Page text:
We have moved along from a socialist economy of the 60's to a capatalist economy of the new millenium. In a captalist economy most things sell merely to fill a need and without going too much into Maslow's Theory of Needs I feel that vehicles on the streets of Hyderabad are also there to fill that need. And most of the time the need for transport is a physical need which is the most basic need.
Let me put a question to you - Let's say you have a family of a husband, wife and 2 school going kids and you have to all travel to different parts of town what would be the mode of transport would you have all used in the current situation. Would it have been some public transport or private transport ? I think the answer to this is pretty obvious given the choices that we have in the city today.
The problem that we have is the lack of a credible, trustworthy, quick means of public transport and without that there is no choice but to use private transport. Are people buying vehicles because there are easy avenues to get money - I truly doubt it. If you ask anyone who drives in Hyderabad they will tell you "Driving in Hyderabad is a nightmare and if you can drive in Hyderabad you can drive anywhere in the world". According to me the reason people buy a vehicle is to get around easily - to meet the basic need of transportation. If a public transportation system can meet that need you will automatically see a reduction in the number of vehicles on the roads.
Let us take for example Mumbai, what would have happened if there was no suburban rail system there ? No one would have lived in the suburbs, they would have all lived in the city close to their work place. They would have all had vehicles if they could afford it or if they could buy it on credit. Wouldn't the city look awfully similar to Hyderabad ? The difference is there should be an alternative and right now there isn't one here in Hyderabad. The existing public transport limits itself to busses and MMTS which just does not meet the need.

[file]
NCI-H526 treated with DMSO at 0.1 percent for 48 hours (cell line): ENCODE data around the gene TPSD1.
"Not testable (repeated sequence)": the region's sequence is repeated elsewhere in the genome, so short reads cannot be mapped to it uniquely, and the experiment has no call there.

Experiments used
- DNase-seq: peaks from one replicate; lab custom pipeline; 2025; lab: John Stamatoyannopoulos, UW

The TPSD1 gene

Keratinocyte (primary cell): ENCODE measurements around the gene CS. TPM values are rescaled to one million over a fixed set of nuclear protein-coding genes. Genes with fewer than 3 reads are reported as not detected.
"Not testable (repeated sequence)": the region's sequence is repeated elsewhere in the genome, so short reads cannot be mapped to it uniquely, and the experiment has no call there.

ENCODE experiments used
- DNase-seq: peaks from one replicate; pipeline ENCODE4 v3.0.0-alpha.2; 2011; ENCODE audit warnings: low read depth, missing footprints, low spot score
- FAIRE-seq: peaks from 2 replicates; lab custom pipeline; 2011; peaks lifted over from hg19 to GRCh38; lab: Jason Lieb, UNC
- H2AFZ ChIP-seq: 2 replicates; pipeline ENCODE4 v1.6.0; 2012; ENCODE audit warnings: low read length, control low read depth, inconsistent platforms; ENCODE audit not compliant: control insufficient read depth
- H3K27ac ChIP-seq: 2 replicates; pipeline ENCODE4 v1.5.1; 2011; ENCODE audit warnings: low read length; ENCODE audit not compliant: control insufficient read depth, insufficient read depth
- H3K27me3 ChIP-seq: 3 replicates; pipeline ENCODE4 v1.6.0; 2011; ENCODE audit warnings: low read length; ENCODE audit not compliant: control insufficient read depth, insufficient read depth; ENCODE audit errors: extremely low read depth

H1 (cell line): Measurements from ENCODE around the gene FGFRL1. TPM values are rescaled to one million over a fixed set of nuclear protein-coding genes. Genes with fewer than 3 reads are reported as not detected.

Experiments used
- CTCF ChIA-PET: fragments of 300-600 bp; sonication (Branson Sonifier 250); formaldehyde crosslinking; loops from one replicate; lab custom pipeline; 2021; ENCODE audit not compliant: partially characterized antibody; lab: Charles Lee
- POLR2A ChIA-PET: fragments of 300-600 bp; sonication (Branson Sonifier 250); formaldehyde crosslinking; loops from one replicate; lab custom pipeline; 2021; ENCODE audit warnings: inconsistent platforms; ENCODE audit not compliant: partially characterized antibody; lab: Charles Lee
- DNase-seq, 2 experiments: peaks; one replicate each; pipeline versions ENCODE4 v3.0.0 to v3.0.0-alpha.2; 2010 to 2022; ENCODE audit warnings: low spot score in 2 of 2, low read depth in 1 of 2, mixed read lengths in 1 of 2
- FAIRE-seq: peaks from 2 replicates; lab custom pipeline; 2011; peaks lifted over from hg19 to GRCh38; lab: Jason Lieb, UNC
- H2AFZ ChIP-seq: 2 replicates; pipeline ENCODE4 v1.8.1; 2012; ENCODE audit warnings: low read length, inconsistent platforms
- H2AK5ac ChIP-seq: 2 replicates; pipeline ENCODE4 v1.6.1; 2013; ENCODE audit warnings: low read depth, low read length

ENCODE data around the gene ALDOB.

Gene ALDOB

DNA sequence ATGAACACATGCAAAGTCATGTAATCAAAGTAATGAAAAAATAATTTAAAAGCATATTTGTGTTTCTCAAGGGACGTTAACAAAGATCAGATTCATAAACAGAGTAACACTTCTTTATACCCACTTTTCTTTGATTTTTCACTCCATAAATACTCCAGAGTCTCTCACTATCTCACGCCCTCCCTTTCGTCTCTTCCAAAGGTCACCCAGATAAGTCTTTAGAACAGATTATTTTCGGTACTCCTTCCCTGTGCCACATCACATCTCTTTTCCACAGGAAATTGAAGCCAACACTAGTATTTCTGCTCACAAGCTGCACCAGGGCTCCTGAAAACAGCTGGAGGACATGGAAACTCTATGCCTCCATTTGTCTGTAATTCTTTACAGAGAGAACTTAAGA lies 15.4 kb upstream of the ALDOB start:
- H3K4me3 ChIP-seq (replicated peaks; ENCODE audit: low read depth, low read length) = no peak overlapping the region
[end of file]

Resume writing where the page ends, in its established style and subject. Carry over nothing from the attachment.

The comment goes on to talk about the capital needed for a metro rail or a MMTS project. The answer to this is yes we do need large capital for such projects but we need to make the sacrifices to put in this capital. Other cities in India have successfully started implementing metro projects such as Delhi, Chennai and a lot before everyone else Kolkatta. I don't see people in any of these cities complaining. Is it used only by the top 1 % of the society - I really dont think so. Not with the rates of the Delhi Metro Rails as follows. Capital investment in large infrastructure projects is the only way problems as large as what we are facing today can be solved. Once we provide a viable alternative such as a metro rail system you can tax the private vehicle users you can increase tolls for parking and using the city's roads and bridges, but until you provide a viable alternative there is nothing you can do.
The world over a good public transport has worked in almost every metro why shouldn't it work here?